First day at school is fine, it is a bit different at The International School of Tomorrow, Moscow to Spring Creek School, Blenheim, as they are a christian based school with a PACE programme much like Richmond View School used to operate, so the kids work at their own speed (i.e. do what they can of their set work in class or finish it for homework….).   So Molly turns up home with 5 1/2 PACE lessons out of 6 to complete on night 1.  They both seemed to enjoy the first day, but Day 2 was a bit difficult as Molly is teased about her weight meaning that there was no way she was going to school ever again.   We managed to get her back for Day 3, after which she was quite happy and wanted to go to a cafe to do her homework like her classmates do, so was a good excuse to pop down to the local Yakatori bar for an afternoon snack and a beer while she caught up with her schoolwork… Luckily she has now settled into the system and has made a few new friends and is enjoying school, even if she is also doing French which she didn’t want to do after day 1.   Jim has settled in like a duck to water, his only problem being the cheap trousers I brought him from the discount store down the road.   He must have split the crotch one day so he had to remove them and stand around the class in his jocks while his teacher mended them, rather embarrassing apparently.   At school they get served breakfast and lunch which weren’t too appetising to start but which they have started to enjoy by the sounds of it.
So far in 2 weeks of school they have only missed the bus once, so hopefully that is the last, as we don’t even know how to get to the place if they miss again….   Last week they got to go out on school excursions, Jim went to the Moscow Zoo, while Molly went to the Museum Of Astronautics, where she got to see the preserved remains of the first few dogs in space, as well as a few Russian space capsules.   As Angela is working generally, I have to meet the kids off the bus each afternoon, is a funny sight to see these too rough country kids emerge from the bus in t-shirts, while their school mates are all rugged up in jackets, hats, gloves and scarves.
On the Saturday of this week, Angela’s boss invited everyone out to his farm for lunch, we were to be ready at 12:00 noon to be picked up by his driver.    At 1:30pm after standing around in the drizzle and cold since noon, he arrives and we head off into the country, arriving 90 minutes later at Pavel’s farm.  We sat down to a grand lunch on fine china that had all been grown on their property.   The meat was duck which was a first for the kids, who just loved it, not sure if it was because it was the freshest meat they had eaten since arriving, or just that they did like it, but they couldn’t get enough of it.   We had a look around the “farm” which is about twice the size of our property, it had about 3 houses on it, 2 horses, 1 cow and calf, about a dozen pigs, 50 chooks, 100 ducks and about 100 rabbits and 7 staff we could count….so looks like we will be making some big changes to our farming operation when we get home…   So after tea we hit the road again around 8:00pm for the trek back into the city, witnessing the aftermath of a fatal accident which left 2 bodies lying on the road and a hardly recognisable piece of metal wrapped around a concrete truck, just another day on Moscow’s roads.   At one point on this stretch of road, we passed a line of probably 20+ wrecked cars parked up on the side of the road, with a manned ambulance sitting at the ready at the end of the line for the next accident, seems to be classic Russian mentality.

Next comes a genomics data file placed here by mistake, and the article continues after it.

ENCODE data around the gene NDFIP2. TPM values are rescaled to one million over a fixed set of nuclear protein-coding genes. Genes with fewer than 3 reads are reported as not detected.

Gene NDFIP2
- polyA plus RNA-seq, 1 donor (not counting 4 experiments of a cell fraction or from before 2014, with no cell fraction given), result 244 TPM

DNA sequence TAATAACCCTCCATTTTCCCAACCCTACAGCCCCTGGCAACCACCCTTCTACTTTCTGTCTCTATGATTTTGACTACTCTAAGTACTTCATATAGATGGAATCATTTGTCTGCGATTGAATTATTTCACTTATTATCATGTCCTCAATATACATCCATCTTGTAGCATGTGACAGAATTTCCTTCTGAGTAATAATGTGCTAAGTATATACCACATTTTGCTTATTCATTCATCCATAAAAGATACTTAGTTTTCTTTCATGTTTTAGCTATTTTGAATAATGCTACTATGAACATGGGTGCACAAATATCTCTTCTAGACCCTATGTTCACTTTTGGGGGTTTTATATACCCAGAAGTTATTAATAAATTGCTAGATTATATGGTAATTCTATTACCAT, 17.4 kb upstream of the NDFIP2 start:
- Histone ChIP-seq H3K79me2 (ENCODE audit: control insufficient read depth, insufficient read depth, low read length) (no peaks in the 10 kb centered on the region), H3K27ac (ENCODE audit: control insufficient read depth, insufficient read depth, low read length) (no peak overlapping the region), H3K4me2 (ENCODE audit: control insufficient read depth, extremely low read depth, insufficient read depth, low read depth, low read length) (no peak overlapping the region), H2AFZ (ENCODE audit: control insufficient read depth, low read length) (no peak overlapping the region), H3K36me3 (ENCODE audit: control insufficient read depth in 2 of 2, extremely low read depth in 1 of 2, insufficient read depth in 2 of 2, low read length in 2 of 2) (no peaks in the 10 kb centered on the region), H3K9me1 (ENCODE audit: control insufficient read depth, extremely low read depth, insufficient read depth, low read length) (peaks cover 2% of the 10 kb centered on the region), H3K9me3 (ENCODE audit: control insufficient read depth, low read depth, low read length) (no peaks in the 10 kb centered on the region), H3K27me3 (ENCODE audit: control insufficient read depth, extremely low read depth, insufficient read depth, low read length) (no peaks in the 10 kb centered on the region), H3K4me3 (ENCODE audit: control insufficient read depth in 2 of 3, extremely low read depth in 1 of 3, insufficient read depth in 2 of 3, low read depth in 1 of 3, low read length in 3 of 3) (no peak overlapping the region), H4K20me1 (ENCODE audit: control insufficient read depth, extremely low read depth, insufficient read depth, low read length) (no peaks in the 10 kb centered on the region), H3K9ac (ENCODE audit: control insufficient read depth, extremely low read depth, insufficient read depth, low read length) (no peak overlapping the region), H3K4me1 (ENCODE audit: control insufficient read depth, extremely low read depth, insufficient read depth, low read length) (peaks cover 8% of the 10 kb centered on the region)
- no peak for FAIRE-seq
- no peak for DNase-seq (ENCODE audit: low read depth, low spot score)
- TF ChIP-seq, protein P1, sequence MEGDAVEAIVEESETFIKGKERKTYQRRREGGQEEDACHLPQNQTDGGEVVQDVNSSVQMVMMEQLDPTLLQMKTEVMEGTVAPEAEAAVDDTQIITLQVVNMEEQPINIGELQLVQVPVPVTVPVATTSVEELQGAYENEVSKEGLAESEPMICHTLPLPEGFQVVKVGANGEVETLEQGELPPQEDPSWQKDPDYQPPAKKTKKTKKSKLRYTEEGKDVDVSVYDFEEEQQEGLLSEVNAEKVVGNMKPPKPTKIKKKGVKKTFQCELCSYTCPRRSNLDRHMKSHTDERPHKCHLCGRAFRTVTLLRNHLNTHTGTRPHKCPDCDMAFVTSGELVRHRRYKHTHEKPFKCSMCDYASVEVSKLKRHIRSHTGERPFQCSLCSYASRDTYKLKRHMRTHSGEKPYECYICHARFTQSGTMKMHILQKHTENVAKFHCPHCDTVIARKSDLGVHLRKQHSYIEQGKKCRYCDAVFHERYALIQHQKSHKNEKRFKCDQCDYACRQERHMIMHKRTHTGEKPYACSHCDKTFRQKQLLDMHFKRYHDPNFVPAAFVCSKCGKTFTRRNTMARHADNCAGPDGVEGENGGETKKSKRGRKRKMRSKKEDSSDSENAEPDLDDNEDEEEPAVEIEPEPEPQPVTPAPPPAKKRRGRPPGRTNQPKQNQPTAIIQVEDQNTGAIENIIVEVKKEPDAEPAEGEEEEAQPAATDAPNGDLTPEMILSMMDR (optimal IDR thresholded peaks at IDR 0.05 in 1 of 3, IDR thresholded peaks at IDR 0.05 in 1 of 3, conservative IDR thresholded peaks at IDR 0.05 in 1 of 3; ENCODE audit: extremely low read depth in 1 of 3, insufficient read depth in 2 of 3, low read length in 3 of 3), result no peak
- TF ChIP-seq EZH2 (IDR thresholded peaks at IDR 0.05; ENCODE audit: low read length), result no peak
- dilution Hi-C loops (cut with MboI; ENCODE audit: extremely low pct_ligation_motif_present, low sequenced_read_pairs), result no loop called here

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Tony Fitzpatrick
Architect, Dad, Traveller & Head Rover at Around Rock 3
After a brief flirtation with Japan in the early '90's, and some occasional trips to Australia since, I have had an unrequited love affair with Japan and general desire to explore the world for the next 20 years while reality prevailed and I found myself pretty much stuck in my home country of New Zealand (not that is an entirely bad thing...).After a chance opportunity arose in mid 2012 to relocate our family to Moscow, Russian Federation I finally set off on my OE with my family in tow. It has been an amazing journey that has seen us experience life in Russia, Japan and now Finland, as well as visiting around a dozen countries so far in our adventure to date.While my family situation has changed along the way, I am continuing to explore the world with my tri-lingual son and enjoy sharing the adventures we have had with my followers.